Court rejects Shell’s bid to unfreeze bank accounts

A Nigerian court rejected Royal Dutch Shell Plc’s bid to overturn an order restricting access to the company’s bank accounts in the West African country, a spokesman said.

Aiteo Eastern E&P Co. obtained an injunction from a federal court in Lagos on Jan. 25 directing Shell and multiple Nigerian banks not to let the oil major withdraw funds “without first preserving or ring-fencing” almost $2.8 billion. A judge refused Shell’s application to vacate the order at a hearing on Tuesday, according to a spokesman for the company’s Nigerian unit.

Shell has filed an appeal against the decision maintaining the freeze, the spokesman said. A spokesman for Aiteo, which is demanding billions of dollars in damages from Shell in the underlying lawsuit, didn’t respond to a request for comment. The case has been adjourned until March 29.

The court had restricted Royal Dutch Shell Plc’s access to its bank accounts in the West African country amid a legal dispute with a local oil producer over a pipeline deal six years ago.

Aiteo Eastern E&P Co. Ltd. is demanding billions of dollars in damages, claiming Shell misrepresented the condition of the pipeline and under-counted the volume of crude one of its facilities received from the Nigerian firm, according to court documents seen by Bloomberg.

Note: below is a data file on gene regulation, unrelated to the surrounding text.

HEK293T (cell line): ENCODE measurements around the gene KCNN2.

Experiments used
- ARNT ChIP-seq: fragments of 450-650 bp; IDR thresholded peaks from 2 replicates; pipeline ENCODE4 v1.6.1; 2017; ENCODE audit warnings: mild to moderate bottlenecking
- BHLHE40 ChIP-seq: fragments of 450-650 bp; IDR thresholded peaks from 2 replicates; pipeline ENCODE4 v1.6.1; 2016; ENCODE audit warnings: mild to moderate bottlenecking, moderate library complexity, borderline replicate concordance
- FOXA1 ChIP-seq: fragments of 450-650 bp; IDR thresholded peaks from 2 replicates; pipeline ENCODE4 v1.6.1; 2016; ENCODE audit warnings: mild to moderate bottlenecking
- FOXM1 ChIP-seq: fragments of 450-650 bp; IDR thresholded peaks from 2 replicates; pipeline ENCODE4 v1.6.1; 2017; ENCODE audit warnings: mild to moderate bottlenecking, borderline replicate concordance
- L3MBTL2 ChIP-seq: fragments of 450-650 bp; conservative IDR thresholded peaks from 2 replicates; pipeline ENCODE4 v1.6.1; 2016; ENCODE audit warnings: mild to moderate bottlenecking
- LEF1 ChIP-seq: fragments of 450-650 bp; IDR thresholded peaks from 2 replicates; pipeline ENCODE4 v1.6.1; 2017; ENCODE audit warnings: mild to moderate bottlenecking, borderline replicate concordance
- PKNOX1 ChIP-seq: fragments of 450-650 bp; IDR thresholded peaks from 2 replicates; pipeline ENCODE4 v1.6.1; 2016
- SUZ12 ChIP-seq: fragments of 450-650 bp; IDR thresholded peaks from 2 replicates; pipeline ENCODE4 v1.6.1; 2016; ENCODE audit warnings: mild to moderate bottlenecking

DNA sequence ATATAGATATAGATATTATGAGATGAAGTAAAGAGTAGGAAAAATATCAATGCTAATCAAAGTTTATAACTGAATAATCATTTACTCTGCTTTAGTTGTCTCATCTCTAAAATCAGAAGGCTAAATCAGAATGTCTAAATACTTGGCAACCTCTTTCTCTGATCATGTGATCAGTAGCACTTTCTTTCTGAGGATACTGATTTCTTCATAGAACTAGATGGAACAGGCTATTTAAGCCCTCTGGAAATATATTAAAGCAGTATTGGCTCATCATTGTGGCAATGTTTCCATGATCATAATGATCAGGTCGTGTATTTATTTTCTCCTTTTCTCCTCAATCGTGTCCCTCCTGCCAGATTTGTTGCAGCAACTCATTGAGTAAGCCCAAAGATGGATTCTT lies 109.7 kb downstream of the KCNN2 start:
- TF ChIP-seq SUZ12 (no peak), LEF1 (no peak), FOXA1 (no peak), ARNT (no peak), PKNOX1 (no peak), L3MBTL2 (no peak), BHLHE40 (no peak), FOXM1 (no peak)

Shell said Aiteo’s lawsuit is baseless and it was working to overturn the freezing order.

The dispute is just one among a growing list of legal entanglements related to Shell’s business in Nigeria. Since the start of the year, a Dutch court has ordered the company to pay compensation for oil spills in two villages more than a decade ago, and the U.K. Supreme Court allowed 40,000 fishermen and farmers to sue Shell in England.

The legal precedents could result in the company facing more cases related to Nigeria in its home country.

A federal court in Lagos, Nigeria’s commercial hub, on February 15 retained an injunction issued late last month directing Shell not to withdraw funds held at 20 banks “without first preserving or ring-fencing” almost $2.8 billion. The judge, Oluremi Oguntoyinbo, then adjourned proceedings until February 24.

Aiteo’s allegations relate to its $2.4 billion purchase in 2015 of a 45 per cent interest in an oil block and pipeline from a trio of multinational companies: Shell, Total SE and Eni SpA. Nigeria’s state-owned energy company owns the rest.

The African company secured a loan of almost $1.5 billion from local and international banks to fund its entrance into the oil exploration and production business, according to a lawsuit the company filed against four Shell units and the parent company on January 15. Aiteo is controlled by prominent Nigerian businessman Benedict Peters.